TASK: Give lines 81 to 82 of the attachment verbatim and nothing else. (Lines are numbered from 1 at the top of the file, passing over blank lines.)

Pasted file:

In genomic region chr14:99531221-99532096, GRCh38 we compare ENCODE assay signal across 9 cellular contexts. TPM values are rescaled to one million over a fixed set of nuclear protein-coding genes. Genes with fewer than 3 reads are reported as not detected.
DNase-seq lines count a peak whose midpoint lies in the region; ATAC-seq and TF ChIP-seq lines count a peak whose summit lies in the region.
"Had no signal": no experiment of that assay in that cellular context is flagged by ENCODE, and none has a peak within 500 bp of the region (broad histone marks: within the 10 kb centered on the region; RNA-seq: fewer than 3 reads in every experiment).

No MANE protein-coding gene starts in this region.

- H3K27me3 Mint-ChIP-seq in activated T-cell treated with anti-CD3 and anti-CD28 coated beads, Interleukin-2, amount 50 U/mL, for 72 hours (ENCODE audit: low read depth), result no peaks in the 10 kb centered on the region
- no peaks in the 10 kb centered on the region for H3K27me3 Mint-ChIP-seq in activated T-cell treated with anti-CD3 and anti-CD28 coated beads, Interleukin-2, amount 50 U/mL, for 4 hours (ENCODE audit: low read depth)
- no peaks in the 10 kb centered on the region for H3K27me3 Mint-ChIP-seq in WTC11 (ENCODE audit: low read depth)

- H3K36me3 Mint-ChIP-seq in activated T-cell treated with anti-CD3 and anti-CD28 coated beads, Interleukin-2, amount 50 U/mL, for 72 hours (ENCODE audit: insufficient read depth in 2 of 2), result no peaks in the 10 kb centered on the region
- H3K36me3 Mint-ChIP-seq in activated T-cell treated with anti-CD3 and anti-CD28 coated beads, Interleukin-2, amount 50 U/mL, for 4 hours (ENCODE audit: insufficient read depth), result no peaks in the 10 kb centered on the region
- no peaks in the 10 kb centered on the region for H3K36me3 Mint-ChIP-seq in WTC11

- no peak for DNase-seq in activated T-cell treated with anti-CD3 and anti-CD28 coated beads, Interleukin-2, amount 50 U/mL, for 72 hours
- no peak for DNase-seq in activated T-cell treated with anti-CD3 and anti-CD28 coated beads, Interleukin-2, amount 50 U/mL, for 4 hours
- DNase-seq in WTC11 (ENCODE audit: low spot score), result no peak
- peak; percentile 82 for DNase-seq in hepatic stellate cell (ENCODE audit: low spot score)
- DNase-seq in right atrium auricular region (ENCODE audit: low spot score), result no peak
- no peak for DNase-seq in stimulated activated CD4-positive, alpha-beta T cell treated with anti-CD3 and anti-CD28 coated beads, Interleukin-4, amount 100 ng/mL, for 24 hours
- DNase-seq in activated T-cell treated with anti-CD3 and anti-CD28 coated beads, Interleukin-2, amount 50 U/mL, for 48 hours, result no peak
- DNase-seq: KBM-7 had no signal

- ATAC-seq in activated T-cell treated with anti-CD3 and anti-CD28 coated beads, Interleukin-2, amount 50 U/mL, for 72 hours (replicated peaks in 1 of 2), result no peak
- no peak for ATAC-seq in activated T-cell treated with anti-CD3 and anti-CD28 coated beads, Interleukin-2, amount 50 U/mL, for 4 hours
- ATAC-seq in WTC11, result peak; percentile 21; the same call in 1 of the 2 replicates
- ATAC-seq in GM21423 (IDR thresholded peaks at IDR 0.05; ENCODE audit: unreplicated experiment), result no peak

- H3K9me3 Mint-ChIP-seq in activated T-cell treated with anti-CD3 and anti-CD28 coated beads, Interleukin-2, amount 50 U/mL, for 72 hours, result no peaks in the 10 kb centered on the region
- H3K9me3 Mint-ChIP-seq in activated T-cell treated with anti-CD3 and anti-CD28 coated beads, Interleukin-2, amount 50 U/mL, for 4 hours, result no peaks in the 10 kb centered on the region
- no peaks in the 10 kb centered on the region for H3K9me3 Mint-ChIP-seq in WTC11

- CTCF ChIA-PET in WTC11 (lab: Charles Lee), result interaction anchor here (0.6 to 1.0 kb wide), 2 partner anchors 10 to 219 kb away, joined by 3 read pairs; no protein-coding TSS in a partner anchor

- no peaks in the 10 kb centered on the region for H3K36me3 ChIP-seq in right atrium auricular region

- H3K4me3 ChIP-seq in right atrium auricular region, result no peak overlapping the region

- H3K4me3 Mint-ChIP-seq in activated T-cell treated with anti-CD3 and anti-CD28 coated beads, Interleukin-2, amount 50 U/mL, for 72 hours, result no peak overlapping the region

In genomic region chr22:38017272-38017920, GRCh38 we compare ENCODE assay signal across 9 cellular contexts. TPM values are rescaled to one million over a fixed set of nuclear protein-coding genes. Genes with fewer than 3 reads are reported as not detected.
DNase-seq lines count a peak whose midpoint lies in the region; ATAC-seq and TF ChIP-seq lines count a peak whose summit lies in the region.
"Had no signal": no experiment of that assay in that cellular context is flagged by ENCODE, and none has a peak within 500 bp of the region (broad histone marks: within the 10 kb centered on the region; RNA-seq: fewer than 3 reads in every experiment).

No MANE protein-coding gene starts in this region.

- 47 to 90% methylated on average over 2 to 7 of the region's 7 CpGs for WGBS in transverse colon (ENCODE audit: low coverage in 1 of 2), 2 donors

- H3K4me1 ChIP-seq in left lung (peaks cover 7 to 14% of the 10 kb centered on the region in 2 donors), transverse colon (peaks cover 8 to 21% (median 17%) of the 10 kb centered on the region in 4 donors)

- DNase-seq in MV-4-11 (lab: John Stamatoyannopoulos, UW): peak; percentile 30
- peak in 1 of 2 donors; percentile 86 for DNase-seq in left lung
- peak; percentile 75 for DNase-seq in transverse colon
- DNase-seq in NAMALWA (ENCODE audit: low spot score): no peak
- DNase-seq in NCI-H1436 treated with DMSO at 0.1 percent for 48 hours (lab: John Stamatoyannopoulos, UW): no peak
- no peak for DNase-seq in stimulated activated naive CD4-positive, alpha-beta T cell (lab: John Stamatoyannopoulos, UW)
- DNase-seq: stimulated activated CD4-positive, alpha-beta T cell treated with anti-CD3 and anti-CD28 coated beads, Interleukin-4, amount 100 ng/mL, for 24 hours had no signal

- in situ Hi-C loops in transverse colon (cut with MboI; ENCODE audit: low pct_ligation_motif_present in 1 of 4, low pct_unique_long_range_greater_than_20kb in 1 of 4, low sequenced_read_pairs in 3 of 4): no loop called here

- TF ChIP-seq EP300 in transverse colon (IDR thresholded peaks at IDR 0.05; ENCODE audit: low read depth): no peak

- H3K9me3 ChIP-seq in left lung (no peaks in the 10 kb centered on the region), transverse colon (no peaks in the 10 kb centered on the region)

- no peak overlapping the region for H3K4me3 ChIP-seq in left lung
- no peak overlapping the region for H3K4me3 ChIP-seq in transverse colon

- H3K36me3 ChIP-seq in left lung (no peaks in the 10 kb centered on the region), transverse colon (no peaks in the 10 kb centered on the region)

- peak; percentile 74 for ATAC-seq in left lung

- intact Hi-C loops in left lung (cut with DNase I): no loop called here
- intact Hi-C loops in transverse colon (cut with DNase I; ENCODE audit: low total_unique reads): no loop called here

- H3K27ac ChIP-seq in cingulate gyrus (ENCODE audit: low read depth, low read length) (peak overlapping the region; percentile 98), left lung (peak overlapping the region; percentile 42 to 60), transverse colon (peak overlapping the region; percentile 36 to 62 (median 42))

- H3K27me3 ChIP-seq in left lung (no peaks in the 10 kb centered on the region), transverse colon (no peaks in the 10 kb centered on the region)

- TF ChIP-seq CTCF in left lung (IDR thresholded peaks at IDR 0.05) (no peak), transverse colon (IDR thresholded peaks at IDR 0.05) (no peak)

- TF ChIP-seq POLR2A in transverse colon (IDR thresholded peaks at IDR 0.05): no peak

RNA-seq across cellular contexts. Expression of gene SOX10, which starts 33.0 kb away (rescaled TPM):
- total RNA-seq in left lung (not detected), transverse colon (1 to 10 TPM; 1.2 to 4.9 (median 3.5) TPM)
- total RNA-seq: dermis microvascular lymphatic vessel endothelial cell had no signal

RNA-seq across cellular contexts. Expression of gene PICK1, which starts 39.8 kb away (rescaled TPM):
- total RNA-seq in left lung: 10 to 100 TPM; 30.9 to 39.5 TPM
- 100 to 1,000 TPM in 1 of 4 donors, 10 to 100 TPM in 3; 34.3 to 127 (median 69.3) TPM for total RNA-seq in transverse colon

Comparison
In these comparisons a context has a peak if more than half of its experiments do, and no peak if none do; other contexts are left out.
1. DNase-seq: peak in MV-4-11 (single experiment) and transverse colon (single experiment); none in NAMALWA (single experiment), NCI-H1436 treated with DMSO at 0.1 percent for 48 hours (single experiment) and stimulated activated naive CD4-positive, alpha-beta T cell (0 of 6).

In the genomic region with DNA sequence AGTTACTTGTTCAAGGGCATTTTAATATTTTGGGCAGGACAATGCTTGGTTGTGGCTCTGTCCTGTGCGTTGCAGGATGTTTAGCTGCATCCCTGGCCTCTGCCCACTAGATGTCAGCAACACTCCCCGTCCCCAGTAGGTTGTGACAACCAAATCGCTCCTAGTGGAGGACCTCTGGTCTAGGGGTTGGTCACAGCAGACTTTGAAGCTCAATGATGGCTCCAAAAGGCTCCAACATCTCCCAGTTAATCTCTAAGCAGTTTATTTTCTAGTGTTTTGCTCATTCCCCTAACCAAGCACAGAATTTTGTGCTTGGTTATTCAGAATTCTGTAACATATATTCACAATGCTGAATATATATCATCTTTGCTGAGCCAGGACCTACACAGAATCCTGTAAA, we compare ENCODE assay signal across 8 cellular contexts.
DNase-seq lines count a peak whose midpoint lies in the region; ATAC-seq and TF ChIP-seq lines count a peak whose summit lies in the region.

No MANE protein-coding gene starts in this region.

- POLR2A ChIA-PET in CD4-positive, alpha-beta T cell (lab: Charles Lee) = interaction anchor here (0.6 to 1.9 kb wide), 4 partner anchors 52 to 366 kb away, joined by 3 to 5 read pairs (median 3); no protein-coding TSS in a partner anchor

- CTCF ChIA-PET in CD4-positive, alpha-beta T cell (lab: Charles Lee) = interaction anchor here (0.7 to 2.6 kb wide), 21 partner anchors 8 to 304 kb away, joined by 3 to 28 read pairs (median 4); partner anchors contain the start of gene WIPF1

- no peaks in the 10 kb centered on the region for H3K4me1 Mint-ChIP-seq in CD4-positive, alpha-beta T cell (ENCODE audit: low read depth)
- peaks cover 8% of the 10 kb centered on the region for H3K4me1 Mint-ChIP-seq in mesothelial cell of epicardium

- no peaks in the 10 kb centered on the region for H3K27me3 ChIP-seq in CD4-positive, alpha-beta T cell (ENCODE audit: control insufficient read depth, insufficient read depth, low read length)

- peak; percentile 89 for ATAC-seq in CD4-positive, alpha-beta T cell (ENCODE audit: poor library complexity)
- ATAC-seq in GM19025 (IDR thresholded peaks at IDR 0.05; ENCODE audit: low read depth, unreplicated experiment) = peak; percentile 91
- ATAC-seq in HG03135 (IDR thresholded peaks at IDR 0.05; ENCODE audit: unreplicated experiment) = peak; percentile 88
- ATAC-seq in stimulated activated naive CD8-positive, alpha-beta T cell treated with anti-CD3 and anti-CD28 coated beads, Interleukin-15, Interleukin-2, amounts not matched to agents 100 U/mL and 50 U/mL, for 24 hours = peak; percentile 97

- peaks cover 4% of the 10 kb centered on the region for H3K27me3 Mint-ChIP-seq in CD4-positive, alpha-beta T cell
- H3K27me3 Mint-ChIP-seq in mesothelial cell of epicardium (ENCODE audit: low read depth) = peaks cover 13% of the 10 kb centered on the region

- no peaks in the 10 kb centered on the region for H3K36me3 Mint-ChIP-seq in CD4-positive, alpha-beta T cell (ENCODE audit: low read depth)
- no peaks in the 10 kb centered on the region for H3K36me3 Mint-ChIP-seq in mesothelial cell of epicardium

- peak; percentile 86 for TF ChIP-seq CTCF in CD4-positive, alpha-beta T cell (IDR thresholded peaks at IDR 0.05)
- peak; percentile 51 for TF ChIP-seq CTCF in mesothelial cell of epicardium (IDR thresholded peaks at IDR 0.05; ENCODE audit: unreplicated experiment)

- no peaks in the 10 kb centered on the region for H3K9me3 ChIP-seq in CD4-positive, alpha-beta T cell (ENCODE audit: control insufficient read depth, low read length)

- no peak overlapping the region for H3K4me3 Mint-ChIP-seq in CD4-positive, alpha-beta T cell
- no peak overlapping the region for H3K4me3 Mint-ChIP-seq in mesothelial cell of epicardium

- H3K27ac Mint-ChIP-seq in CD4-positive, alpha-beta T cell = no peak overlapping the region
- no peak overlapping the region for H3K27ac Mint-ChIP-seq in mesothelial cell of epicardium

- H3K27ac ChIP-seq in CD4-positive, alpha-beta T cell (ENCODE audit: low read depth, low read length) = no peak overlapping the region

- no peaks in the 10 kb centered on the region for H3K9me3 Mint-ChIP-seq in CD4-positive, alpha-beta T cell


- peak; percentile 86 for TF ChIP-seq CTCF in CD4-positive, alpha-beta T cell (IDR thresholded peaks at IDR 0.05)
- peak; percentile 51 for TF ChIP-seq CTCF in mesothelial cell of epicardium (IDR thresholded peaks at IDR 0.05; ENCODE audit: unreplicated experiment)